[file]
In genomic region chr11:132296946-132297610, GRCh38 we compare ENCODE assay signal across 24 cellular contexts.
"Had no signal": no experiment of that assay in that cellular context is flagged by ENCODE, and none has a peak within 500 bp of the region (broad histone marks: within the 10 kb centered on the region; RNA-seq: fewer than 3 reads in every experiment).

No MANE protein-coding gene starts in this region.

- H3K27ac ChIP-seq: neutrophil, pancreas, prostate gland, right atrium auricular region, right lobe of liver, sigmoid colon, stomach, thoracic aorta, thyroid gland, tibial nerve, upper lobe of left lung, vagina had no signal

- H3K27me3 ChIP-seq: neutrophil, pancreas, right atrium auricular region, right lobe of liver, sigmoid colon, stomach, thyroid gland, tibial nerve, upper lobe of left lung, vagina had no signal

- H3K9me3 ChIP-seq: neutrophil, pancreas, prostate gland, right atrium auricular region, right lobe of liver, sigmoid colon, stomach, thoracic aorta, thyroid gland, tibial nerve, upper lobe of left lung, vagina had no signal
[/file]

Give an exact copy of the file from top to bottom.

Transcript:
In genomic region chr11:132296946-132297610, GRCh38 we compare ENCODE assay signal across 24 cellular contexts.
"Had no signal": no experiment of that assay in that cellular context is flagged by ENCODE, and none has a peak within 500 bp of the region (broad histone marks: within the 10 kb centered on the region; RNA-seq: fewer than 3 reads in every experiment).

No MANE protein-coding gene starts in this region.

- H3K27ac ChIP-seq: neutrophil, pancreas, prostate gland, right atrium auricular region, right lobe of liver, sigmoid colon, stomach, thoracic aorta, thyroid gland, tibial nerve, upper lobe of left lung, vagina had no signal

- H3K27me3 ChIP-seq: neutrophil, pancreas, right atrium auricular region, right lobe of liver, sigmoid colon, stomach, thyroid gland, tibial nerve, upper lobe of left lung, vagina had no signal

- H3K9me3 ChIP-seq: neutrophil, pancreas, prostate gland, right atrium auricular region, right lobe of liver, sigmoid colon, stomach, thoracic aorta, thyroid gland, tibial nerve, upper lobe of left lung, vagina had no signal